I’m still trying to determine if this is really true or some scam (thanks internet) but holy cr@p. The first three comments (likely from fat, white, greasy males and even more likely from “amerca”) to this scenario pretty much sum up the failed human experiment. Whether you believe in GOD, Evolution, or Magic fingers just bring on the meteor or plague and give something else a turn … jeeez.

Posted by SGinOR | Report as abusive

These events are a manifestation of the fact that most nations of the world are largely governed by criminals. But the West and its civilised allies are a rare inspiring and invigorating exception. Criminals are unscrupulous, pernicious individuals whose acts of craven cupidity and immorality, which are carried out in the furtherance of personal power, give them an advantage over righteousness and virtue in those nations that are primitive or possess large ignorant and uneducated populations. This is why the West is often in conflict with base nations, not for the pursuit of oil as our mendacious enemies purport, but because it strives to promote integrity in governance at the highest levels. In contrast, the uncivilised leaders of rogue nations (some powerful like Russia and China and spiteful wannabees like the government of Iran) strive to obfuscate, manipulate and misrepresent the truth for their own personal ignominious benefit to the detriment of their populations whom they despise and seek to diminish in order to better control them and the nation’s resources. A truthful journalist is a threat to the preservation of their iniquitous domain and must be persuaded to remain silent by fair means or foul. Criminals prefer to hide in the shadows because they are vulnerable when exposed to the ‘light’. Most humans are honest and, to criminals who are keenly aware of this simple fact, truth and justice are similar to an encounter by Dracula with the ‘light’. The only exception to this is where policing is absent and criminals manage to dominate the local area. This is why the US cannot sit back and let events take their course.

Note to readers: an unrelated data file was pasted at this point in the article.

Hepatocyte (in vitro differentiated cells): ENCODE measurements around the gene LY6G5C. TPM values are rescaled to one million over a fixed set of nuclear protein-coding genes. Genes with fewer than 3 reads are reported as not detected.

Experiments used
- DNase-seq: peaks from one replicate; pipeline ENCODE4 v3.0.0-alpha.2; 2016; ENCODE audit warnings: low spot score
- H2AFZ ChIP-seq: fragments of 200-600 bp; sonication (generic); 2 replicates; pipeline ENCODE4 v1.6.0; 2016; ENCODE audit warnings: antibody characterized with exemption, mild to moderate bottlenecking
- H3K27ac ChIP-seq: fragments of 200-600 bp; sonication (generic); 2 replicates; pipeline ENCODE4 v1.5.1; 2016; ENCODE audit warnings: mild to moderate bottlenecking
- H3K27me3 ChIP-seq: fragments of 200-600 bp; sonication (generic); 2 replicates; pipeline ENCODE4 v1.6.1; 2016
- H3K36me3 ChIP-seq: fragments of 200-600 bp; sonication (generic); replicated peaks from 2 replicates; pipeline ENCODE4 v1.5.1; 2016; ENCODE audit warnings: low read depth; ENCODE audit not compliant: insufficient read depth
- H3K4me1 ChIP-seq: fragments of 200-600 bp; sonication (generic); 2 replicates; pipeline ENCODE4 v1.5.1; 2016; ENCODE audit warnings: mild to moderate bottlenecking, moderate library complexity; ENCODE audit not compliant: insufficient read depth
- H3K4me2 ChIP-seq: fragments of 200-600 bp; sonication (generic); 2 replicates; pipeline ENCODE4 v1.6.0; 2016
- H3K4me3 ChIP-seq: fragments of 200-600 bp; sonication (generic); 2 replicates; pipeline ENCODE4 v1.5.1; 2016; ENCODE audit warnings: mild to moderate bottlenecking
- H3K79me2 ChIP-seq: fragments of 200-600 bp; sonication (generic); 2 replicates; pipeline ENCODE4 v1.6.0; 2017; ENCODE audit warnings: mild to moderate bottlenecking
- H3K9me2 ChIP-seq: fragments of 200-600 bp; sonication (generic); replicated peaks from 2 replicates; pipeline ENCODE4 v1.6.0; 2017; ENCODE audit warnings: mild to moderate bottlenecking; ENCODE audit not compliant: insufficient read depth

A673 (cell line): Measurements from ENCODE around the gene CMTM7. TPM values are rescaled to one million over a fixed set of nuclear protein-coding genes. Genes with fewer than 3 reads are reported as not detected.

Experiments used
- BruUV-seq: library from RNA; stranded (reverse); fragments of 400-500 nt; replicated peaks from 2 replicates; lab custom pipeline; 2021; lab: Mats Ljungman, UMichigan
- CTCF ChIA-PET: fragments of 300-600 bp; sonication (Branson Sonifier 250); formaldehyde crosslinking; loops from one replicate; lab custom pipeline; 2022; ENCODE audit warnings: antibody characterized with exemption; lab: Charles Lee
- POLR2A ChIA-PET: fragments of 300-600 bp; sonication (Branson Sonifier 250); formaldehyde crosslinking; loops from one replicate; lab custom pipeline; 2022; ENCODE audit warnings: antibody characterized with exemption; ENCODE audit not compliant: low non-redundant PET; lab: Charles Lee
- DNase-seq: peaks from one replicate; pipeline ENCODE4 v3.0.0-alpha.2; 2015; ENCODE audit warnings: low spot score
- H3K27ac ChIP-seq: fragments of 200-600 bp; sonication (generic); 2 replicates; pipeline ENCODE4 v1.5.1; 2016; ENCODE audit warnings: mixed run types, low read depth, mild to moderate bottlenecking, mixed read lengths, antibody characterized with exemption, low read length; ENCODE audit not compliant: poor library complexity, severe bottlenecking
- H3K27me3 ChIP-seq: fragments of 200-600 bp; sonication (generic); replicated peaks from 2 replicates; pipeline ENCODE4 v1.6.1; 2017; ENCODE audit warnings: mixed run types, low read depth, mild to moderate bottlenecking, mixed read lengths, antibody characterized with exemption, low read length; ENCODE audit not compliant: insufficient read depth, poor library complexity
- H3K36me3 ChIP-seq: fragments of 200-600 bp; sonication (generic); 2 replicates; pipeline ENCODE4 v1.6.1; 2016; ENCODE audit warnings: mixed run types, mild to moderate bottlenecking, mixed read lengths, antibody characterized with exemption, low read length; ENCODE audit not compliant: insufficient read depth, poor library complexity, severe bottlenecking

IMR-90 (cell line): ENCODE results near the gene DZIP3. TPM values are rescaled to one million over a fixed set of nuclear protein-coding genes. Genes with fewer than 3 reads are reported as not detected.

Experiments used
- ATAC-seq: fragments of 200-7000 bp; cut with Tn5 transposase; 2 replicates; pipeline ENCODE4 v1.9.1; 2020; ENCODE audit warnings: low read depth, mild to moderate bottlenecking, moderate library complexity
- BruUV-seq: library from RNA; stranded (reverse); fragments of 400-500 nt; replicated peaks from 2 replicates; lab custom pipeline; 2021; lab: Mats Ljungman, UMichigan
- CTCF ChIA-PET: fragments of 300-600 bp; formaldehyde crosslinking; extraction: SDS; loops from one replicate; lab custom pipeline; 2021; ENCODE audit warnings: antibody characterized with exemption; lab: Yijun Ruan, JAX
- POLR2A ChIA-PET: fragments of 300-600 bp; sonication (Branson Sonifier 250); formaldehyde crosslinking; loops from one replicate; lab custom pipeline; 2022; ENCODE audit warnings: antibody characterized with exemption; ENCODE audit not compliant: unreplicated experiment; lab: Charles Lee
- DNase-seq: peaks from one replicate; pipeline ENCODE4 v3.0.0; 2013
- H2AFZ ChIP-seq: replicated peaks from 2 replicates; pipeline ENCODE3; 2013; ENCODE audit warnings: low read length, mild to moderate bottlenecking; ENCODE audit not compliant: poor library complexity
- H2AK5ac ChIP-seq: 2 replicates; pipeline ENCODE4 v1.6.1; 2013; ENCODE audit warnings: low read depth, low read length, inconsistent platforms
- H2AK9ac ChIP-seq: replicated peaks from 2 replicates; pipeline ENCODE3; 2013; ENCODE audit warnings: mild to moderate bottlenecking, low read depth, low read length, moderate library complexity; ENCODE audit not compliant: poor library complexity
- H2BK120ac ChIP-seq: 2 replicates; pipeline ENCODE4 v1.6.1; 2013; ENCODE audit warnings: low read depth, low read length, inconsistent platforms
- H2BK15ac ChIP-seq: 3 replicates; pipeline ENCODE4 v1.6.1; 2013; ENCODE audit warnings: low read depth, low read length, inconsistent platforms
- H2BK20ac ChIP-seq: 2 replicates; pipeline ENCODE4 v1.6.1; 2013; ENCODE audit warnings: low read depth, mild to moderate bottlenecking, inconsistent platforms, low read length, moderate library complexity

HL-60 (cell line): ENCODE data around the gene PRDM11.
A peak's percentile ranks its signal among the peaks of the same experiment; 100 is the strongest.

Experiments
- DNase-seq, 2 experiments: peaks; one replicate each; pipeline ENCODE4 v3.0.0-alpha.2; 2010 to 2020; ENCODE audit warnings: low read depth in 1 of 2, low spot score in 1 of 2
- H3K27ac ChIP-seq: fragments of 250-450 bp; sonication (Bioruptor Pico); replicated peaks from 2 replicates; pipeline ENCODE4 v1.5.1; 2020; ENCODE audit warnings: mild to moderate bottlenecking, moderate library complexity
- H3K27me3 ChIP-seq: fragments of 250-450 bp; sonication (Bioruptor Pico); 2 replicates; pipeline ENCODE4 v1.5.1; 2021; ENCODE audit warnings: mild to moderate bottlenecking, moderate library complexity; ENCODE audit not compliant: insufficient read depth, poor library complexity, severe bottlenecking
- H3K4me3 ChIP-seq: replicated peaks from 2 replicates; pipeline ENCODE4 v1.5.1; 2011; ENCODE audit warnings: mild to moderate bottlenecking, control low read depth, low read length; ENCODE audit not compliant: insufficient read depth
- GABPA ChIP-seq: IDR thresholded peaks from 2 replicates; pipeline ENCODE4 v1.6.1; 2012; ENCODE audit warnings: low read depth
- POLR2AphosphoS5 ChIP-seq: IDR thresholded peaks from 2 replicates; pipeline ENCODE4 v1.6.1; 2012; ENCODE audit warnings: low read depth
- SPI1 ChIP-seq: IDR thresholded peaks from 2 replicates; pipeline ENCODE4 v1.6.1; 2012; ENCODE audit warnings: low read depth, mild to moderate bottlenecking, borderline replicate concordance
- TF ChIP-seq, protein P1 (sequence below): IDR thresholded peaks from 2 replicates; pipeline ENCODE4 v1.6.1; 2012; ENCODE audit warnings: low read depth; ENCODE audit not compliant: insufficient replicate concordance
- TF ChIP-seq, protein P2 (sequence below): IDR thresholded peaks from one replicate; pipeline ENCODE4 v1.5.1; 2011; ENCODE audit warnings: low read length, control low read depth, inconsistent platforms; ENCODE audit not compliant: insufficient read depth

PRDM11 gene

The BRICS who are ‘the new kids on the block’ are like juvenile delinquents who want to take the world back to the ‘stone-age’ because it’s in the interests of their criminal governments to achieve this reprehensible objective. As a result they forfeit the right to any influence except that which can be bought and as such it is worthless because such influence ablates given that it lacks foundation. The issue of ICAAN provides an opportunity for the virtuous West to hobble the ignominious BRICS and demonstrate the limits of their influence and the extent to which they can be marginalised to the benefit of the civilised populations of the world

Posted by apophthegm | Report as abusive

I see. So Lara Logan reckons it is the ‘bad’ people who supported the Mubarak regime who do these things, not the ‘good’ people who support the Muslim Brotherhood.

For 50 years now journalists have been painting regimes that they liked in a good light and regimes that they didn’t in a bad light. No objectivity. (Recall Reuters was caught Photoshopping photographs in the Israel-Lebanese war to support Hezbollah.)

But having lived and worked in these places for some time I think the reality is more complex. Both sides are often lawless and indeed not fit places for women journalists. Indeed the women of the region are seldom out there protesting. They are expected to remain at home. It is mainly left to the men to do the protesting.

Silly articles like Rohde’s above simply illustrate the huge lack of understanding journalists have of the regions they report on. The ME is not going to change – they will not suddenly become respecters of women – because one or other journo writes an article condemning it.

Female journalists should stay away.

Posted by eleno | Report as abusive


I did not mean to make any connection between the cultures, ethnic of the victims and the perpetrator nor of the critic of the article.

I simply tried to point out that these areas are going through an uprising, which should be considered war zone. If the violent and chaotic uprising is happening in Greece (or say even Denmark – unlikely), you wouldn’t want to send female reporters there either.

Posted by trevorh | Report as abusive